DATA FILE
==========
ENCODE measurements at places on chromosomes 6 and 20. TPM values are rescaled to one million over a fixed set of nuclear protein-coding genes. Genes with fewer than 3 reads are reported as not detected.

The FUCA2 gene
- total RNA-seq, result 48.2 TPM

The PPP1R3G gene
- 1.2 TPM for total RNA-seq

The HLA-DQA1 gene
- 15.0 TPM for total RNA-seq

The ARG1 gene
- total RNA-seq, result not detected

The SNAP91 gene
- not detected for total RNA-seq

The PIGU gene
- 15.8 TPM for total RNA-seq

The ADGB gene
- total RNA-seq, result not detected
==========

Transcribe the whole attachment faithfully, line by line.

ENCODE measurements at places on chromosomes 6 and 20. TPM values are rescaled to one million over a fixed set of nuclear protein-coding genes. Genes with fewer than 3 reads are reported as not detected.

The FUCA2 gene
- total RNA-seq, result 48.2 TPM

The PPP1R3G gene
- 1.2 TPM for total RNA-seq

The HLA-DQA1 gene
- 15.0 TPM for total RNA-seq

The ARG1 gene
- total RNA-seq, result not detected

The SNAP91 gene
- not detected for total RNA-seq

The PIGU gene
- 15.8 TPM for total RNA-seq

The ADGB gene
- total RNA-seq, result not detected